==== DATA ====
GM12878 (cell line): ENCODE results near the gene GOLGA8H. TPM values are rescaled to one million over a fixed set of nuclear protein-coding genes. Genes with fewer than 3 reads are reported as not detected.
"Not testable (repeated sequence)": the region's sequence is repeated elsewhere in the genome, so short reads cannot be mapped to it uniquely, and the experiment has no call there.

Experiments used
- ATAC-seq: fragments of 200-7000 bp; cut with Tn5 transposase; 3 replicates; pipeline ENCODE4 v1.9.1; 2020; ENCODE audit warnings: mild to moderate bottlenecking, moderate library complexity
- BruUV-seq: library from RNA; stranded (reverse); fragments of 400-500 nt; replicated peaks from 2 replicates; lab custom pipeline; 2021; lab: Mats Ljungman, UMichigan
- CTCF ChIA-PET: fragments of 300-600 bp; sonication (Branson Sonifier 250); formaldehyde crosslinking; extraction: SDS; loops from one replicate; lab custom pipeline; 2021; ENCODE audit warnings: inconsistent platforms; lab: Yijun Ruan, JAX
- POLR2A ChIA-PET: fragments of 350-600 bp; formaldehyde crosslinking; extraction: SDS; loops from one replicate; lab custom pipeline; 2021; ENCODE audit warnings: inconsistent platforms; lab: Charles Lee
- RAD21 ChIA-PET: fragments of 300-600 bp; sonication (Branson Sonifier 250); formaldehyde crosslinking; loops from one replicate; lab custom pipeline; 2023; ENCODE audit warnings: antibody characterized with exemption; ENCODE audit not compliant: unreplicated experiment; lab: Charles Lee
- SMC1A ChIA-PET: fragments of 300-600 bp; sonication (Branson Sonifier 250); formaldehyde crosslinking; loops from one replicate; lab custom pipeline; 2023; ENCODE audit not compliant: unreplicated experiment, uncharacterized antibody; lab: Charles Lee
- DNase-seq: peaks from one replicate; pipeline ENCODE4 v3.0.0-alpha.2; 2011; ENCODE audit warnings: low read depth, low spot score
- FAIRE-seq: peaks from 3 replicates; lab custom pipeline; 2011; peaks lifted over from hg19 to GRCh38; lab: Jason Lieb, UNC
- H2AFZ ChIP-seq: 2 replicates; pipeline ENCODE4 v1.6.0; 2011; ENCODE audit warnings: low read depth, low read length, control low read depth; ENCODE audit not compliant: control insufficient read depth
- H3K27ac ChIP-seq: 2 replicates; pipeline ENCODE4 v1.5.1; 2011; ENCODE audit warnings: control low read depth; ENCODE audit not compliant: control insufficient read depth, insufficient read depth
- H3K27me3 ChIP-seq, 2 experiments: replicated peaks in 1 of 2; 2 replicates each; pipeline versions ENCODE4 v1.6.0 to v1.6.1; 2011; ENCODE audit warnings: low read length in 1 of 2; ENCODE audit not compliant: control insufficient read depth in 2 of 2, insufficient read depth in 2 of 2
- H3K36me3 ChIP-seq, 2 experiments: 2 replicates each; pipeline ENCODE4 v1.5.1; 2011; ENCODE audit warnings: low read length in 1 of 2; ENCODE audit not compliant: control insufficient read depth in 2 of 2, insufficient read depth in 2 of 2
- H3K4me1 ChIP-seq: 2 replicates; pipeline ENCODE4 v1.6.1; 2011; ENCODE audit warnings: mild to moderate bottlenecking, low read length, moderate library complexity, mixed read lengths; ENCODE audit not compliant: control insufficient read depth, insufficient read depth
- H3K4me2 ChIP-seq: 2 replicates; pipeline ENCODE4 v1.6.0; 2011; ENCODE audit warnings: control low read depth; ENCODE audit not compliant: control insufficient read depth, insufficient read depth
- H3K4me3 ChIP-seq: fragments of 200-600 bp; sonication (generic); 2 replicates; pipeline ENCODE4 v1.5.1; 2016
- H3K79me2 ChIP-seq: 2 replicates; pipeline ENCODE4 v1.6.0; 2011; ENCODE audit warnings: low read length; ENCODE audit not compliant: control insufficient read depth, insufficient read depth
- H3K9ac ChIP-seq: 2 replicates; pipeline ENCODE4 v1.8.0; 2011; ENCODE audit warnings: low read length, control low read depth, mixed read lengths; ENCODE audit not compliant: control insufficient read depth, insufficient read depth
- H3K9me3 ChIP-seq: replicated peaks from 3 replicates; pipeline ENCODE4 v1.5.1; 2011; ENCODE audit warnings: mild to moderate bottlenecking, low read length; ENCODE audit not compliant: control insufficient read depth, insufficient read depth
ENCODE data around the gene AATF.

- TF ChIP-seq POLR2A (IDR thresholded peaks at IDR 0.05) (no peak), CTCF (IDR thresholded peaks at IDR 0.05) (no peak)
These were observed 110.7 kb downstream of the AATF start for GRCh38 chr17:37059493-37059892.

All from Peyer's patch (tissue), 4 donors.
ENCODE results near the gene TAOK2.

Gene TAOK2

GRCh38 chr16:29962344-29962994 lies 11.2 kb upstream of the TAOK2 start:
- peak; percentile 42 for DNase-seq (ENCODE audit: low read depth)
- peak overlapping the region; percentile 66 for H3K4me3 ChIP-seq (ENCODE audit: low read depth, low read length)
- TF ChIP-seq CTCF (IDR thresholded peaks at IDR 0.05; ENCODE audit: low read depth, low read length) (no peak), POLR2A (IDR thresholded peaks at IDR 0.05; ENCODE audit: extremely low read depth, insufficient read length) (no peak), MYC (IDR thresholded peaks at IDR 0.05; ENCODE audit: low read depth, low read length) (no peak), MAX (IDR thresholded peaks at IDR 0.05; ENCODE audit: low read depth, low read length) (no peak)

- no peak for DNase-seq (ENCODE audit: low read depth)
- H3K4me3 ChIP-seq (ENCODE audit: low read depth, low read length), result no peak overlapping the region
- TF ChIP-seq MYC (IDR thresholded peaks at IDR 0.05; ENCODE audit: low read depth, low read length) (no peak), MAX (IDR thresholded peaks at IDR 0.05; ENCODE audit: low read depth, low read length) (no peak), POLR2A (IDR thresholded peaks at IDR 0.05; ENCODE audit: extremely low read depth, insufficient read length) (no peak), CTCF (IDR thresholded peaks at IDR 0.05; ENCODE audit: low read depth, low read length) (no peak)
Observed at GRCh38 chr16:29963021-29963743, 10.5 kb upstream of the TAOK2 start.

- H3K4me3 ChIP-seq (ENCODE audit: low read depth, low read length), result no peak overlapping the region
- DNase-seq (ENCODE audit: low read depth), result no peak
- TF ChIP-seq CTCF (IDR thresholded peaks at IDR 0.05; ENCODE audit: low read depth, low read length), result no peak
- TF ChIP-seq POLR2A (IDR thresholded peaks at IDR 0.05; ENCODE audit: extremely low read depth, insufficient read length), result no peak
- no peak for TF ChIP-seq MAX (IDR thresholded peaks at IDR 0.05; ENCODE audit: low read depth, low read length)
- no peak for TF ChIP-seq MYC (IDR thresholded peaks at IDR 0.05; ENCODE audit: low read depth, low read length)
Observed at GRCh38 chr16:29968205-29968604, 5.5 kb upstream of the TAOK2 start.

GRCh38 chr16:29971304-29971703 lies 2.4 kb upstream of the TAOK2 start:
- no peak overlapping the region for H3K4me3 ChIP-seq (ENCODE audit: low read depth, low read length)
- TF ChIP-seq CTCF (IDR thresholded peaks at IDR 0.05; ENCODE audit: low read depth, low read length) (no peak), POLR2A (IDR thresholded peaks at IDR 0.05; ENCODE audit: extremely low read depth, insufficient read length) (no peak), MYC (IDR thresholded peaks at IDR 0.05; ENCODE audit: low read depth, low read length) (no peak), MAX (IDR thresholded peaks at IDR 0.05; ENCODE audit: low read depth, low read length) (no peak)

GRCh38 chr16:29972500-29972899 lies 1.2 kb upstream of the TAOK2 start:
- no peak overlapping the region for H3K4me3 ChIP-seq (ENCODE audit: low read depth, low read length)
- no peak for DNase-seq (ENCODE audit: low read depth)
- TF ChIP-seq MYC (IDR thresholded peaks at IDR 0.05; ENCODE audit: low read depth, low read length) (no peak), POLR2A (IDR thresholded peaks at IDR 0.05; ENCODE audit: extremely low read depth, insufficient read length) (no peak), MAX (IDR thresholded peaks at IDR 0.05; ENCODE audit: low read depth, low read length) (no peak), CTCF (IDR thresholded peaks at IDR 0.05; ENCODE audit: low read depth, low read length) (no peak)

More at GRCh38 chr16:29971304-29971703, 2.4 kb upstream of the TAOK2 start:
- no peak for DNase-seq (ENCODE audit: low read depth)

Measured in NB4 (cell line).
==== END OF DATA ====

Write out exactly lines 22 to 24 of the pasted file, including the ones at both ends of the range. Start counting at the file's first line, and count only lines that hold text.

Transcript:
ENCODE data around the gene AATF.

- TF ChIP-seq POLR2A (IDR thresholded peaks at IDR 0.05) (no peak), CTCF (IDR thresholded peaks at IDR 0.05) (no peak)
These were observed 110.7 kb downstream of the AATF start for GRCh38 chr17:37059493-37059892.